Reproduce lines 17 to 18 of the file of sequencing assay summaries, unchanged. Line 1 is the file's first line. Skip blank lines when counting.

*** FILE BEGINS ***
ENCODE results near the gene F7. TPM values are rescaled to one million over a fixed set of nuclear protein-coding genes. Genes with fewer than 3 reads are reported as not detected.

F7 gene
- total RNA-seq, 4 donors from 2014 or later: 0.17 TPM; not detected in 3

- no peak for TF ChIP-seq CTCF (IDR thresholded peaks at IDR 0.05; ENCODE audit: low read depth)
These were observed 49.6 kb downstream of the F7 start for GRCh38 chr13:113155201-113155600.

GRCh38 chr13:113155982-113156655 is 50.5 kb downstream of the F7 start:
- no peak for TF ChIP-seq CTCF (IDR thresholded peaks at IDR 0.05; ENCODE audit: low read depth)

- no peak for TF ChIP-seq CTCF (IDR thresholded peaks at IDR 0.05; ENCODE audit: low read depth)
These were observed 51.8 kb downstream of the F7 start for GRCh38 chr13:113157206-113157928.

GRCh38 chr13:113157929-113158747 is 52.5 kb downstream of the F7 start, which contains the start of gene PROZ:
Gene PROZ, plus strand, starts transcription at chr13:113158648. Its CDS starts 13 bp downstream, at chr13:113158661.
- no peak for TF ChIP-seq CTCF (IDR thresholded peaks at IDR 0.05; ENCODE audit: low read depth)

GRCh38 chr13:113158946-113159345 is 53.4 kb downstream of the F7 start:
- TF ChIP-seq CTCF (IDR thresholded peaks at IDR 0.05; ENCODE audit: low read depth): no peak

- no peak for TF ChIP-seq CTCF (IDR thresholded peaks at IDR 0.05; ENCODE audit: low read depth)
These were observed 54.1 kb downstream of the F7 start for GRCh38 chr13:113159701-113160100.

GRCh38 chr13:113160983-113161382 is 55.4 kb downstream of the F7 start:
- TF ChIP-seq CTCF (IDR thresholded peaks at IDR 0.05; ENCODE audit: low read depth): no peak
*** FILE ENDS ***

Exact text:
GRCh38 chr13:113160983-113161382 is 55.4 kb downstream of the F7 start:
- TF ChIP-seq CTCF (IDR thresholded peaks at IDR 0.05; ENCODE audit: low read depth): no peak